MARCH 2017

cuses on an interview from Senator David Trott on the issue, as well as a side bar on his opinion about it. We have spent that last 13 years covering the plight of Christians in Iraq. I co-produced the documentary Marked on the topic. We, as Chaldeans, know first-hand the suffering of our brothers and sisters in the Middle East. We must support any effort to help them. That was the main reason I agreed to go on Fox 2 Detroit’s Let it Rip with Huel Perkins and Charlie Langton. Despite being challenged by Congresswoman Debbie Dingell, in her often emotional style that the platform itself creates, I stood my ground. This was not about banning Muslims. It is about protecting our country and supporting anyone persecuted. Regardless of the platform, the real power is in truth. Not political and personal agendas or media biases. It is speaking truth, which I always believe comes out eventually, so why not tell it in the beginning. You don’t need a pen that drips powerful ink, or have a voice that is heard by millions. You need only to use whatever platform you stand on to utter words of honesty and integrity. It’s about you being mindful of the media not about the media controlling your mind. Alaha Imid Koullen (God Be With Us All)

Vanessa Denha-Garmo Follow her on Twitter @ vanessadenha Follow Chaldean News on Twitter @ chaldeannews

Recent Development On Tuesday, February 21st, Sterling Heights’ city council voted unanimously 7-0 to approve building a Mosque. In the April issue, we will take a deeper look into the relationship between Chaldeans and Muslims in the United States. 


Contrasting View The “slanting” fallacy involves describing a position in negative terms instead of arguing against it. Sarafa’s piece concerning Cardinal Burke is slant-riddled (In My View, February 2016). Using words such as “extreme,” “traditionalism,” “moralism,” “rigid,” “byzantine,” “arcane,” “absurd,” and “anti-Francis,” his piece evokes a knee-jerk reaction intended to cloud rational judgment. Ironically, Sarafa accuses the Cardinal of “ranting,” though Sarafa’s own article reads like a tantrum and is misinformed. Burke sees himself as Francis’ supporter and protector, not his “opponent.” He is concerned to prevent moral mayhem; a true pastor, he believes, ensures moral accountability, not accommodation. That formal correction of a pontiff “has not been used in centuries” does not illegitimate it; suggesting that a policy such as this should be revoked if it is seldom transgressed, or rarely applied, is irrational.  The Church is “stupid,” Sarafa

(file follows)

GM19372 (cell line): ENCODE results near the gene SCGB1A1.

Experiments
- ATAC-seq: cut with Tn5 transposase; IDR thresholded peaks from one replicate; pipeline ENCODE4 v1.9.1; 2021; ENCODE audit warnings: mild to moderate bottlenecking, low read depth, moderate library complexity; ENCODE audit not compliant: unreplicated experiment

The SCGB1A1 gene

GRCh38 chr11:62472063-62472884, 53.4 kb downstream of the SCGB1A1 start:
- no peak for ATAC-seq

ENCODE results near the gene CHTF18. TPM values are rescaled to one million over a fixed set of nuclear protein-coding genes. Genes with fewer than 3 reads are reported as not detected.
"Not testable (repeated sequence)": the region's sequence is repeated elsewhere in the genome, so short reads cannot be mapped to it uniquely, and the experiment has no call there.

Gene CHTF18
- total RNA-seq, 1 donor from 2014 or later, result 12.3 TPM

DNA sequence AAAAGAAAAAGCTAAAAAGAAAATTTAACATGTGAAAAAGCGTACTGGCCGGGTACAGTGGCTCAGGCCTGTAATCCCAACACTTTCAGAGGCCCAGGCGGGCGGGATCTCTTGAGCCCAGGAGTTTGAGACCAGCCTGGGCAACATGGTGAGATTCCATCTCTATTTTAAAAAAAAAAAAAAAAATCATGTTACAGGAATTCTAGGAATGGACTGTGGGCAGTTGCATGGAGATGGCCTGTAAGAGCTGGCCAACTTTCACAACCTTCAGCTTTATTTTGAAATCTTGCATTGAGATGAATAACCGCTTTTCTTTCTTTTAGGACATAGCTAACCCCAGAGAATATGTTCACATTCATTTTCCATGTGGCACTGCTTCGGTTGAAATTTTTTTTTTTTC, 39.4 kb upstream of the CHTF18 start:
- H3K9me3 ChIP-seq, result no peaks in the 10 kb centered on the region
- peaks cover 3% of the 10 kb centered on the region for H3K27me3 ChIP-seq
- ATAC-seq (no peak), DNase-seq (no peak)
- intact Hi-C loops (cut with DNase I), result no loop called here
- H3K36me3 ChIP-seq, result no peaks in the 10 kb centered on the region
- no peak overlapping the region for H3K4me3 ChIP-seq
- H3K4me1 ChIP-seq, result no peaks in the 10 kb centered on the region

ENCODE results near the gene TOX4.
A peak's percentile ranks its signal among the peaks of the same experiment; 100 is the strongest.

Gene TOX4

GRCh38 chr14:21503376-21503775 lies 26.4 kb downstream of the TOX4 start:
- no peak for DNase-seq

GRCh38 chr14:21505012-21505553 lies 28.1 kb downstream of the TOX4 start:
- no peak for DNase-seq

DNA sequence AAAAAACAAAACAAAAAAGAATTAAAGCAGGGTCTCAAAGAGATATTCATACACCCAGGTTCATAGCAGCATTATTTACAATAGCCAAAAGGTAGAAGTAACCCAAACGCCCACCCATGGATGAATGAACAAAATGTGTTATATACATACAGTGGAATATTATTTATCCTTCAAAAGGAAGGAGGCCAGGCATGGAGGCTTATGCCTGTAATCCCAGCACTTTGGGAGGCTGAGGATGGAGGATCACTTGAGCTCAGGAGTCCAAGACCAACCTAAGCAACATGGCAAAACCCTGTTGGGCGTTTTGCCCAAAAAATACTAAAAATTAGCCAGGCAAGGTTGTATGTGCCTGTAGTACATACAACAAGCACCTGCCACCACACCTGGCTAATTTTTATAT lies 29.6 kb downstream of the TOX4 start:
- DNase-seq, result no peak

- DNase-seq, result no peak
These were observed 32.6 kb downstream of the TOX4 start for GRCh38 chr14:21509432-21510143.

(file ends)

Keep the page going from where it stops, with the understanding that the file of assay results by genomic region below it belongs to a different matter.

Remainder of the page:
thinks, not to support contraceptive measures in “depraved places.” However, if “ends justify means,” we open ourselves to moral violations that not even Sarafa would accept. Or perhaps he would--since he seems ignorant of the philosophical foundations of the Church’s sexual morality, claiming that it is a set of “assertions” without a basis in “common sense and decency.” Utterly against charity, and astonishing illogical, is his ad hominem suggestion that advanced age renders a person’s moral or philosophical positions untenable (he notes repeatedly that the dubia were composed by “octogenarians” — “the old”)! One wonders if Sarafa’s opinions, too, will expire as he seasons.  In the penultimate paragraph of the article we see both hysteria and calumny. Sarafa actually suggests that the Cardinal is a cross-dresser.  Sarafa’s article offends liberals, conservatives, charity itself, and most of all reason. Instead of jumping on the bandwagon and criticizing a Cardinal who clearly has fortitude surpassing 99% of us Catholics, let’s

look to Burke as a moral exemplar and defender of truth. – Dr. Elizabeth Salas, Ph.D and Assistant Professor of Philosophy, Sacred Heart Major Seminary

Tying the Knot I think if Jesus showed up today marriage and family would be very much on His mind. The family is the core unit of society and if this unravels, society unravels. Divorce contributes to this. I do not judge anyone who is divorced because I know it is a very difficult and painful situation with a lot of heartache. We should not judge them just as it is not our place to judge anyone. We leave that to God who is the only one who can judge perfectly. Divorcees have the option of annulment before remarriage. Annulment is necessary because marriage is God’s law, not man’s. If an annulment is granted individuals can remarry and receive communion, no problem. What if an annulment is not granted? That is truly difficult and sad and I don’t have an answer

but Our Blessed Mother has said that if we pray and fast we will find a solution to every problem even if we believe non exists. If someone chooses to remarry w/o an annulment God will not banish them. He will love them and stay close to them. Receiving communion will not help them but going to Mass will. – Vickie Sarafa